explore ~ experience ~ expand
The courses listed below were offered in the summer of 2009.
This week-long hands-on project-based workshop prepares students to lead innovation and design thinking in teams at Stanford and in careers beyond. Workshop activities introduce the methods of design thinking that go into the d.school courses on topics such as Entrepreneurial Design for Extreme Affordability, Software Design Experiences, and Creating Infectious Action. [More information]
This class explores the challenges of defining and implementing “development” in modern African history. We pay particular attention to how the history of globalization and HIV/AIDS has impacted Africa and has shaped the politics and practices of development. We take seriously the legacy of the slave trade, European colonialism, the Cold War, and failed states. A central part outcome will be to think critically about the context and performance of development projects from microfinance to big construction projects. [More Information]
This course will combine lectures, field trips and hands-on experimentation to explore the potential for green technologies to help address two of the most critical energy and environmental problems of our time: global warming and energy security. While our focus is on technology, we will also deal with economic, business and policy considerations. [More information]
A class for graduate students and postdoctoral fellows from diverse disciplines, with a special invitation to those outside the life sciences, to learn about and discuss the ethical implications behind five of the most exciting but ethically complex breakthroughs in modern medicine. The class will meet for five consecutive mornings, starting each day with an in-depth but non-technical explanation of that day’s subject followed by a discussion on the ethical implications of the advance. Topics will be selected by a vote of participants from a list that the participants will assemble. Possible topics include: stem cells and regenerative medicine, genome-based medicine, ancestry determination, the rise of autoimmune diseases, genetically engineered animals as human organ donors, pandemic flu, the AIDS pandemic, etc. [More Information]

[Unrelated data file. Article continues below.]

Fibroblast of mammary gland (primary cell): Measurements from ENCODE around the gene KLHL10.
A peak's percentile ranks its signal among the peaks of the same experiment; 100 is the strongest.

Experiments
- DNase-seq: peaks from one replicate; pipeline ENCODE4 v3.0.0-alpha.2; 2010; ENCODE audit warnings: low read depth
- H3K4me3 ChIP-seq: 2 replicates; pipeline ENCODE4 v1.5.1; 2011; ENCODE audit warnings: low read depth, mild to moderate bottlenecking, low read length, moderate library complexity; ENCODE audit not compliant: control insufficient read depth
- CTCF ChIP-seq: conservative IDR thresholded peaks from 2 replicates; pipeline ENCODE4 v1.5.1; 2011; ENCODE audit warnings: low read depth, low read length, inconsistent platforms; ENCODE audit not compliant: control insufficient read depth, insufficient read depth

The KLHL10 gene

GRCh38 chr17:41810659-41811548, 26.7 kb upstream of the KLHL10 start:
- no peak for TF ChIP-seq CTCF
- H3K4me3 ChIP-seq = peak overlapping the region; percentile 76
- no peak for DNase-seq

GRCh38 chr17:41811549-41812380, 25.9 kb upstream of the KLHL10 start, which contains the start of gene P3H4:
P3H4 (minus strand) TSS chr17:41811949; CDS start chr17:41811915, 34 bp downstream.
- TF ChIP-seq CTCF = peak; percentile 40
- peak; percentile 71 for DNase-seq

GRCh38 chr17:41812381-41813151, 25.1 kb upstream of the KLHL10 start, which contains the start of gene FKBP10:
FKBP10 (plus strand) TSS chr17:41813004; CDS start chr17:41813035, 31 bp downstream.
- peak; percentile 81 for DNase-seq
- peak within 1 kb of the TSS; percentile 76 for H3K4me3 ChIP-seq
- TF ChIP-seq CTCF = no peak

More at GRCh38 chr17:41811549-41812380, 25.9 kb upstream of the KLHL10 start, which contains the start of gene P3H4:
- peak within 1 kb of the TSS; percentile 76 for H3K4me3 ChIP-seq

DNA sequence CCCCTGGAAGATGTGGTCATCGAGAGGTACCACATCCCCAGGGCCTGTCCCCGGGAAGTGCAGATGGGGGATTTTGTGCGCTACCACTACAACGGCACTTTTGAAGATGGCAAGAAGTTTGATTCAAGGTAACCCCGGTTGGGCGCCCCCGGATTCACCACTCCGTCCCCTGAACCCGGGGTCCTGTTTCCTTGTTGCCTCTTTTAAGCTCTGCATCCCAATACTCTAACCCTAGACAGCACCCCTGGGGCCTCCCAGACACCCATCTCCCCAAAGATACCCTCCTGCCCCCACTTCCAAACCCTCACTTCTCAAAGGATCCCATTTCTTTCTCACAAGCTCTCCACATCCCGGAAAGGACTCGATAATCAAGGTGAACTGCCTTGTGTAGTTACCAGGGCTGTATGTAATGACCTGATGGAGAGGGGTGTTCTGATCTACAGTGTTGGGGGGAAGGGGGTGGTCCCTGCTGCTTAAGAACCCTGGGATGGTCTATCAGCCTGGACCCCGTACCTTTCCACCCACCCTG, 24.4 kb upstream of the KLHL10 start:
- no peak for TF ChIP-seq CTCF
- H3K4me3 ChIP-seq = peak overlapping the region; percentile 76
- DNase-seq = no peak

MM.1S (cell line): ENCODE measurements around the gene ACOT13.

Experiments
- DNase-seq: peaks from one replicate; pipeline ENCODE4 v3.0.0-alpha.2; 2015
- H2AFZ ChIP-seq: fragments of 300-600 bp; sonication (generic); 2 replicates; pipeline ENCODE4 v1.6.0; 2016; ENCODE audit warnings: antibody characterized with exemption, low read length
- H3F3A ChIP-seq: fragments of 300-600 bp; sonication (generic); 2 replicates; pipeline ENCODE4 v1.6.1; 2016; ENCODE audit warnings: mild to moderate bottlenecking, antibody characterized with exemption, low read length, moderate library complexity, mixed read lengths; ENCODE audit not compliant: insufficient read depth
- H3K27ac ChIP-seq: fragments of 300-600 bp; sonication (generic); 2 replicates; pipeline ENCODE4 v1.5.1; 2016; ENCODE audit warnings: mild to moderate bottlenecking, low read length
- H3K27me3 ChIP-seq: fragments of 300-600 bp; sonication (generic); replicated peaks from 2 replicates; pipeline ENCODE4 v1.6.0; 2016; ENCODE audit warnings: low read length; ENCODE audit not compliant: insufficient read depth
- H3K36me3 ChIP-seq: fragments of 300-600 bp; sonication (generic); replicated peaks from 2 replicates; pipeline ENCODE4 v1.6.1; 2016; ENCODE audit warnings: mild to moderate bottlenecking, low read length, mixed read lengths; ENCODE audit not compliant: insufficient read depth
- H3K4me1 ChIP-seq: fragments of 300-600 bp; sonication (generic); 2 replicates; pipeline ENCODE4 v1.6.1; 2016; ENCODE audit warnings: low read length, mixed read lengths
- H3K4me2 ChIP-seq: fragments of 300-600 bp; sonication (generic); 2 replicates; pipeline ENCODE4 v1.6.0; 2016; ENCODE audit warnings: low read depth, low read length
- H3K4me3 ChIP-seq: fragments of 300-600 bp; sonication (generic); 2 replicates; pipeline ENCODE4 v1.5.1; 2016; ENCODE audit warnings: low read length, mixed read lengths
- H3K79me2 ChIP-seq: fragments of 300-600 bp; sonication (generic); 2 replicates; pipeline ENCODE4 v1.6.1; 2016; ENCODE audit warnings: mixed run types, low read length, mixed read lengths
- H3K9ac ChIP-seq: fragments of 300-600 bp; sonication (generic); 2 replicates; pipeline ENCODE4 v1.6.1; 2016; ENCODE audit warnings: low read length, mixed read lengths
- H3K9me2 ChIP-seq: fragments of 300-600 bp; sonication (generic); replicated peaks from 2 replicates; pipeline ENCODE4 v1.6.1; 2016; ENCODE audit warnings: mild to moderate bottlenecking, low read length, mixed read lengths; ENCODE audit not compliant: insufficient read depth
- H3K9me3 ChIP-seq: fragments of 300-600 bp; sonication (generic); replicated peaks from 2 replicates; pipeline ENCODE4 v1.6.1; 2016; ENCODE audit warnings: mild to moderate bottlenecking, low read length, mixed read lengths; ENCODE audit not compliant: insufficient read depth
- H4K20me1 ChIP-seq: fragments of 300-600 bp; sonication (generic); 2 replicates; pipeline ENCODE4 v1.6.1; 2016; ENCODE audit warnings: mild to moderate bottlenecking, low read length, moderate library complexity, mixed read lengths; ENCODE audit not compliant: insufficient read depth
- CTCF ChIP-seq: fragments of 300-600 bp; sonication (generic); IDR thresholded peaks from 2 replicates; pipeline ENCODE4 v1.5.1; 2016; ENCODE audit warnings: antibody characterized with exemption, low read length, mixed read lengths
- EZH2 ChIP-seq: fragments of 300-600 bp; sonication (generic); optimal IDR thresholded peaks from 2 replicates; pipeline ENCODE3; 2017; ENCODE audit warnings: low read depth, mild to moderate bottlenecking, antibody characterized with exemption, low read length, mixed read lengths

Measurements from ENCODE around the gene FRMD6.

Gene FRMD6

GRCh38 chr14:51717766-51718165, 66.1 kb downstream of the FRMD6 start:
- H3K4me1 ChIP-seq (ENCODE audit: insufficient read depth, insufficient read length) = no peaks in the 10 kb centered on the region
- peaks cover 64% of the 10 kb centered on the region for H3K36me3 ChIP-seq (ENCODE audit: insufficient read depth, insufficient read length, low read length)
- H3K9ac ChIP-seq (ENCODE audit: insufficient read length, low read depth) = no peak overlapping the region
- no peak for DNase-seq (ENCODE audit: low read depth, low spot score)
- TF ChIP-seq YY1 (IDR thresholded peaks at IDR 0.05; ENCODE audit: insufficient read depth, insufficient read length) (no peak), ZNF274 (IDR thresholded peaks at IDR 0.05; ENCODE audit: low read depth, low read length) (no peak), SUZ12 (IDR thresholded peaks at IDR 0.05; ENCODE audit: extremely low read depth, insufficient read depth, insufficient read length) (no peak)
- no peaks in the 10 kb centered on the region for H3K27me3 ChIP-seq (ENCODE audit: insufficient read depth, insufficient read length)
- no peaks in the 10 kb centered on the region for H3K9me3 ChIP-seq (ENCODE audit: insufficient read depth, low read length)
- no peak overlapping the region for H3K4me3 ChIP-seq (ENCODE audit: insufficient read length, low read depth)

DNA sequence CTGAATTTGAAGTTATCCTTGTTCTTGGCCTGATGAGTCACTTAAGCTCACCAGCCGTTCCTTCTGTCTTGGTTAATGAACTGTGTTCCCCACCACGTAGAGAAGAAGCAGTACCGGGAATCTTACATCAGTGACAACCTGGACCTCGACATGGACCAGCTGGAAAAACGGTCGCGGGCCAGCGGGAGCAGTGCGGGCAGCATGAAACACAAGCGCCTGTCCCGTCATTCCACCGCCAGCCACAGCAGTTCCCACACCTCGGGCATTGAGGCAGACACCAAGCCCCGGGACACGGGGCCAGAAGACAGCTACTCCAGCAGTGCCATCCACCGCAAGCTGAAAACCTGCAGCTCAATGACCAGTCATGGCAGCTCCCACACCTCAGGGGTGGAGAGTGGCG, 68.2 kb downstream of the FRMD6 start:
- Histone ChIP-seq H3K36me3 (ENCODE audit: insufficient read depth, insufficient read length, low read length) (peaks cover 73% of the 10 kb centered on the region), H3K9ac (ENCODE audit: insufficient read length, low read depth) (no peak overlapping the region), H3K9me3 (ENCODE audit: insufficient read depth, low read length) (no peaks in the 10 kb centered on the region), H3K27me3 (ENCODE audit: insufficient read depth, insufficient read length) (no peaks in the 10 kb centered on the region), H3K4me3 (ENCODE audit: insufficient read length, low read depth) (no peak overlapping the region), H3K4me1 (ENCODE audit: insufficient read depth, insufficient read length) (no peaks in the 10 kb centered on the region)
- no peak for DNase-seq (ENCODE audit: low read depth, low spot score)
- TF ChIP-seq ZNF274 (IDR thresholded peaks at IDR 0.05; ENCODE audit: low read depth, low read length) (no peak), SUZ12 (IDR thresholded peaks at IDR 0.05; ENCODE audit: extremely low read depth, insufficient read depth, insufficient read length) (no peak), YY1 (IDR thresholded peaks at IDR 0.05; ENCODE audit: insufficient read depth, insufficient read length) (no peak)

This program assists graduate and postdoctoral students in developing streamlined, highly understandable, and compelling written and oral accounts of their research for non-specialized audiences. Topics include interpersonal and public speaking, adapting to various communication contexts, and using metaphors and analogies for clarity and effective description. Through this time-efficient and focused approach, participants will learn how to prepare for successful job talks, grant proposals, and informal conversations with professional and personal contacts. [More Information]
Discover what it takes to develop an idea into a successful venture through an intensive four-week business management program for graduate students in non-business fields. [More Information]
The application period for the Summer Institute for Entrepreneurship is now closed. Please look back in the autumn for next year's announcement.
This workshop will bring graduate students from across the University to consider, in broad and even speculative terms, the history and possible future of relations between the United States and China. Faculty from a variety of disciplines will discuss the inter-action in terms of history, culture, economics, politics, security, and society. Are the two possible enemies, rivals, or friends? How might the relationship affect economies, societies, and cultures? In what ways might historical trends and cultural patterns affect the relationship? In what ways might the relationship shape regional or even global conditions? [More Information]